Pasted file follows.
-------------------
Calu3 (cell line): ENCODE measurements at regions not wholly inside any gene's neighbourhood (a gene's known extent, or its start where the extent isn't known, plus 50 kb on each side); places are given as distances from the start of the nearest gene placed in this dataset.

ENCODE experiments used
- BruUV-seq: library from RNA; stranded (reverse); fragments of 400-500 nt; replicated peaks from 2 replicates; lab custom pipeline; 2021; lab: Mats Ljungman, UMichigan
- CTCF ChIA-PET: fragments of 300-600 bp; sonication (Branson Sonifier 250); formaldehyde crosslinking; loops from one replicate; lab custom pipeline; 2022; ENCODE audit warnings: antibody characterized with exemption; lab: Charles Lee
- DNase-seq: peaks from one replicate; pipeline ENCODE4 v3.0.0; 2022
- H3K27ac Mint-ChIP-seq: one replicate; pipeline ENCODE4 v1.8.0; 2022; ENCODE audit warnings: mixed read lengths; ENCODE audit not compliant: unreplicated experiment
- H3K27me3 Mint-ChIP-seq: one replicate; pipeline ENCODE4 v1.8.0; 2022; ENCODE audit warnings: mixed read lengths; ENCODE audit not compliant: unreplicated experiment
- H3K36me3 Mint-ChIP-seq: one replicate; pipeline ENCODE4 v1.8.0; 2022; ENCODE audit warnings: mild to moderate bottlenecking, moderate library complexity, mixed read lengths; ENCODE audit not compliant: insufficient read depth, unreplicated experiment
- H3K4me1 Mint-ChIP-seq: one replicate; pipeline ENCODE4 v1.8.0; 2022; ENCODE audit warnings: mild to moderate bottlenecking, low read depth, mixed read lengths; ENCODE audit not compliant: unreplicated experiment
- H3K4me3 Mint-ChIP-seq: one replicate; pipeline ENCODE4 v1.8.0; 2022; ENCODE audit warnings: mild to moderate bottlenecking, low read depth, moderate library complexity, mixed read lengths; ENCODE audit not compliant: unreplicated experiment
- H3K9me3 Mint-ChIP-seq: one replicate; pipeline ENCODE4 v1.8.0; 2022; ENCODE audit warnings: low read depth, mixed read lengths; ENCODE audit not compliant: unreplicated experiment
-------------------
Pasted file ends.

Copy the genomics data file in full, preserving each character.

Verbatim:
Calu3 (cell line): ENCODE measurements at regions not wholly inside any gene's neighbourhood (a gene's known extent, or its start where the extent isn't known, plus 50 kb on each side); places are given as distances from the start of the nearest gene placed in this dataset.

ENCODE experiments used
- BruUV-seq: library from RNA; stranded (reverse); fragments of 400-500 nt; replicated peaks from 2 replicates; lab custom pipeline; 2021; lab: Mats Ljungman, UMichigan
- CTCF ChIA-PET: fragments of 300-600 bp; sonication (Branson Sonifier 250); formaldehyde crosslinking; loops from one replicate; lab custom pipeline; 2022; ENCODE audit warnings: antibody characterized with exemption; lab: Charles Lee
- DNase-seq: peaks from one replicate; pipeline ENCODE4 v3.0.0; 2022
- H3K27ac Mint-ChIP-seq: one replicate; pipeline ENCODE4 v1.8.0; 2022; ENCODE audit warnings: mixed read lengths; ENCODE audit not compliant: unreplicated experiment
- H3K27me3 Mint-ChIP-seq: one replicate; pipeline ENCODE4 v1.8.0; 2022; ENCODE audit warnings: mixed read lengths; ENCODE audit not compliant: unreplicated experiment
- H3K36me3 Mint-ChIP-seq: one replicate; pipeline ENCODE4 v1.8.0; 2022; ENCODE audit warnings: mild to moderate bottlenecking, moderate library complexity, mixed read lengths; ENCODE audit not compliant: insufficient read depth, unreplicated experiment
- H3K4me1 Mint-ChIP-seq: one replicate; pipeline ENCODE4 v1.8.0; 2022; ENCODE audit warnings: mild to moderate bottlenecking, low read depth, mixed read lengths; ENCODE audit not compliant: unreplicated experiment
- H3K4me3 Mint-ChIP-seq: one replicate; pipeline ENCODE4 v1.8.0; 2022; ENCODE audit warnings: mild to moderate bottlenecking, low read depth, moderate library complexity, mixed read lengths; ENCODE audit not compliant: unreplicated experiment
- H3K9me3 Mint-ChIP-seq: one replicate; pipeline ENCODE4 v1.8.0; 2022; ENCODE audit warnings: low read depth, mixed read lengths; ENCODE audit not compliant: unreplicated experiment